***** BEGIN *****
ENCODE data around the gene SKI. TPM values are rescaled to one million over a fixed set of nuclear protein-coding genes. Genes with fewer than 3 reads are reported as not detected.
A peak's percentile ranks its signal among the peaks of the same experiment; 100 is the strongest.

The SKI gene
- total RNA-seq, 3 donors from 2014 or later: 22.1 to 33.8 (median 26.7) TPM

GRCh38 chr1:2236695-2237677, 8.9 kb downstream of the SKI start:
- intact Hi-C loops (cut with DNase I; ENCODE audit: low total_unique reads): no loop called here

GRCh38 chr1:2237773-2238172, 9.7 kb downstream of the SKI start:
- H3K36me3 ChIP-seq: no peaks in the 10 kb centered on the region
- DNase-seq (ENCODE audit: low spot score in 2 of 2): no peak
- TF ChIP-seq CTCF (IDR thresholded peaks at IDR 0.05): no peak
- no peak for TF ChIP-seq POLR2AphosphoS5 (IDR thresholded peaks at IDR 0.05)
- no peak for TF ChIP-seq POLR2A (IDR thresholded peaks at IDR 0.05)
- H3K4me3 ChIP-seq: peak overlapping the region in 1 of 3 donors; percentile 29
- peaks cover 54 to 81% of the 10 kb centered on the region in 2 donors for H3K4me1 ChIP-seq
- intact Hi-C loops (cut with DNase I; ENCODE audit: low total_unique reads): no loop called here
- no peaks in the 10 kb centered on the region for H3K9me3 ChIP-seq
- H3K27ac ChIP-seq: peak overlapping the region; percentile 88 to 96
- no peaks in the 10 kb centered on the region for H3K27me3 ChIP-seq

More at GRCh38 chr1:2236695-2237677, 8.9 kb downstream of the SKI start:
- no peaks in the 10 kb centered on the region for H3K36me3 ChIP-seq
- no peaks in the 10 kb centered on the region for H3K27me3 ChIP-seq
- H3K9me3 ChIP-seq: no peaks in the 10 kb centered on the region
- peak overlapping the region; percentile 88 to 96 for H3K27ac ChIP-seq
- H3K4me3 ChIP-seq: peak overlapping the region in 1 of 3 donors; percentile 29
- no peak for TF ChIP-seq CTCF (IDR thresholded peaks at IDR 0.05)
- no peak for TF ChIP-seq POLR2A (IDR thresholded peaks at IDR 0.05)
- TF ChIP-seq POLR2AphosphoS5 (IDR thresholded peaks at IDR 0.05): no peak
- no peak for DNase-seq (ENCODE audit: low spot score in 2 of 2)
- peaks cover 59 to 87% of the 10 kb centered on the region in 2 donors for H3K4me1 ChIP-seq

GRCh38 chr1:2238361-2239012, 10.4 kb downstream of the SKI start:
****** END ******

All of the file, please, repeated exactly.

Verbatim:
ENCODE data around the gene SKI. TPM values are rescaled to one million over a fixed set of nuclear protein-coding genes. Genes with fewer than 3 reads are reported as not detected.
A peak's percentile ranks its signal among the peaks of the same experiment; 100 is the strongest.

The SKI gene
- total RNA-seq, 3 donors from 2014 or later: 22.1 to 33.8 (median 26.7) TPM

GRCh38 chr1:2236695-2237677, 8.9 kb downstream of the SKI start:
- intact Hi-C loops (cut with DNase I; ENCODE audit: low total_unique reads): no loop called here

GRCh38 chr1:2237773-2238172, 9.7 kb downstream of the SKI start:
- H3K36me3 ChIP-seq: no peaks in the 10 kb centered on the region
- DNase-seq (ENCODE audit: low spot score in 2 of 2): no peak
- TF ChIP-seq CTCF (IDR thresholded peaks at IDR 0.05): no peak
- no peak for TF ChIP-seq POLR2AphosphoS5 (IDR thresholded peaks at IDR 0.05)
- no peak for TF ChIP-seq POLR2A (IDR thresholded peaks at IDR 0.05)
- H3K4me3 ChIP-seq: peak overlapping the region in 1 of 3 donors; percentile 29
- peaks cover 54 to 81% of the 10 kb centered on the region in 2 donors for H3K4me1 ChIP-seq
- intact Hi-C loops (cut with DNase I; ENCODE audit: low total_unique reads): no loop called here
- no peaks in the 10 kb centered on the region for H3K9me3 ChIP-seq
- H3K27ac ChIP-seq: peak overlapping the region; percentile 88 to 96
- no peaks in the 10 kb centered on the region for H3K27me3 ChIP-seq

More at GRCh38 chr1:2236695-2237677, 8.9 kb downstream of the SKI start:
- no peaks in the 10 kb centered on the region for H3K36me3 ChIP-seq
- no peaks in the 10 kb centered on the region for H3K27me3 ChIP-seq
- H3K9me3 ChIP-seq: no peaks in the 10 kb centered on the region
- peak overlapping the region; percentile 88 to 96 for H3K27ac ChIP-seq
- H3K4me3 ChIP-seq: peak overlapping the region in 1 of 3 donors; percentile 29
- no peak for TF ChIP-seq CTCF (IDR thresholded peaks at IDR 0.05)
- no peak for TF ChIP-seq POLR2A (IDR thresholded peaks at IDR 0.05)
- TF ChIP-seq POLR2AphosphoS5 (IDR thresholded peaks at IDR 0.05): no peak
- no peak for DNase-seq (ENCODE audit: low spot score in 2 of 2)
- peaks cover 59 to 87% of the 10 kb centered on the region in 2 donors for H3K4me1 ChIP-seq

GRCh38 chr1:2238361-2239012, 10.4 kb downstream of the SKI start: